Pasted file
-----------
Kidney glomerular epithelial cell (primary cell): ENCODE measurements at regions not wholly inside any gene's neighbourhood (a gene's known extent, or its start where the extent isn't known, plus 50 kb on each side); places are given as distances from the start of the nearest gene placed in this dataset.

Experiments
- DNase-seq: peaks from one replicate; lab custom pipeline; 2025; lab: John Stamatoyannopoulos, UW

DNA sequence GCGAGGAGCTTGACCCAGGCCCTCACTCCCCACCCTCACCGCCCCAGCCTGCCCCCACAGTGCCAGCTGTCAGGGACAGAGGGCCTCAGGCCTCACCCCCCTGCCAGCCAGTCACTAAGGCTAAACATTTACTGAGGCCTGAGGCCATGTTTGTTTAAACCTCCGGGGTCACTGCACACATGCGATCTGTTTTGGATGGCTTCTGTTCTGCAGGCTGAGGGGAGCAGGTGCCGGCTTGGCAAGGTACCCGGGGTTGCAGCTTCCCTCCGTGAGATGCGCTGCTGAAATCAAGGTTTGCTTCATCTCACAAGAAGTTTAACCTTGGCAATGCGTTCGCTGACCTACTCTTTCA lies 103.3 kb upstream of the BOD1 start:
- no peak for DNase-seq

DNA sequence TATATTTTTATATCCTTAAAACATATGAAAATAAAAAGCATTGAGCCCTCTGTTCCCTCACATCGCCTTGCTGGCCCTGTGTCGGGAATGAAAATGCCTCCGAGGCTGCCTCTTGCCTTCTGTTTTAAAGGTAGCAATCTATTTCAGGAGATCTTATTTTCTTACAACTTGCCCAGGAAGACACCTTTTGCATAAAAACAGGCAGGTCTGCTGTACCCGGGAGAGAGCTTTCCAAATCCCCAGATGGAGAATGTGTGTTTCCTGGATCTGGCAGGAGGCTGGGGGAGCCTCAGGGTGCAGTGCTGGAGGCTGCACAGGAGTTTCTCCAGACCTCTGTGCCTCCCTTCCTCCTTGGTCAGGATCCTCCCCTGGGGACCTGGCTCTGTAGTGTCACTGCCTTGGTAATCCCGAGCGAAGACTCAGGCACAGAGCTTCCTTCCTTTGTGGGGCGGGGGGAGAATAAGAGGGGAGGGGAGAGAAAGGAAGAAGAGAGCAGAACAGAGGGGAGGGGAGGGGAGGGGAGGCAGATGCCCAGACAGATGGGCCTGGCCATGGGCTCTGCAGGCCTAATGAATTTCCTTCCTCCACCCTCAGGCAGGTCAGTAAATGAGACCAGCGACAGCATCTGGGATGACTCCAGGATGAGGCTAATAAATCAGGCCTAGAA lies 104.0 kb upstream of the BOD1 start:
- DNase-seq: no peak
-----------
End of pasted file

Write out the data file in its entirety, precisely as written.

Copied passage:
Kidney glomerular epithelial cell (primary cell): ENCODE measurements at regions not wholly inside any gene's neighbourhood (a gene's known extent, or its start where the extent isn't known, plus 50 kb on each side); places are given as distances from the start of the nearest gene placed in this dataset.

Experiments
- DNase-seq: peaks from one replicate; lab custom pipeline; 2025; lab: John Stamatoyannopoulos, UW

DNA sequence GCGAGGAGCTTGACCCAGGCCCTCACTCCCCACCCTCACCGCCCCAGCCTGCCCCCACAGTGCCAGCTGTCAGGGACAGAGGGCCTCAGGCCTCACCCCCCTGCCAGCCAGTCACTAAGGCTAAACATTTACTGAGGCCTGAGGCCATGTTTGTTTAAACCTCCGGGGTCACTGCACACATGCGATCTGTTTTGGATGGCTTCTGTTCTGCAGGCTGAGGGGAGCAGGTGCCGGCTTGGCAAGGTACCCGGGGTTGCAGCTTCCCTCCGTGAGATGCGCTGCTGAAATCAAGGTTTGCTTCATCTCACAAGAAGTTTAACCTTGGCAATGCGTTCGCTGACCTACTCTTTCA lies 103.3 kb upstream of the BOD1 start:
- no peak for DNase-seq

DNA sequence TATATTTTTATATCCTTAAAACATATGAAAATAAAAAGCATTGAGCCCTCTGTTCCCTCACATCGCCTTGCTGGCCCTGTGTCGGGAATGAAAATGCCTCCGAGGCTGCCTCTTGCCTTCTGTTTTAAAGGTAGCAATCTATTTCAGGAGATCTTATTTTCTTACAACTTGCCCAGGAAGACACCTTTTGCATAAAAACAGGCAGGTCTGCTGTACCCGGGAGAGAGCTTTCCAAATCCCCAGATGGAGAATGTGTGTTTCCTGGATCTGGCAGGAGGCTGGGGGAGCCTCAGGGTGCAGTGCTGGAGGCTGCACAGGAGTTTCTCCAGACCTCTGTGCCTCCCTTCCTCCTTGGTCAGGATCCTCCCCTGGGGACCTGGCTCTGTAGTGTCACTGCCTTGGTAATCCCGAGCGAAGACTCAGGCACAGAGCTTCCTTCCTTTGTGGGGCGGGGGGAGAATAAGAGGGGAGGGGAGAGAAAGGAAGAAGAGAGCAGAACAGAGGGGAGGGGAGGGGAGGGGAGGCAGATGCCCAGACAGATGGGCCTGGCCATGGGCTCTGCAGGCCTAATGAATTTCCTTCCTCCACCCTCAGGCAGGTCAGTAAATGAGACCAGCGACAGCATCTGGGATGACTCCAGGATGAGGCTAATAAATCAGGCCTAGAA lies 104.0 kb upstream of the BOD1 start:
- DNase-seq: no peak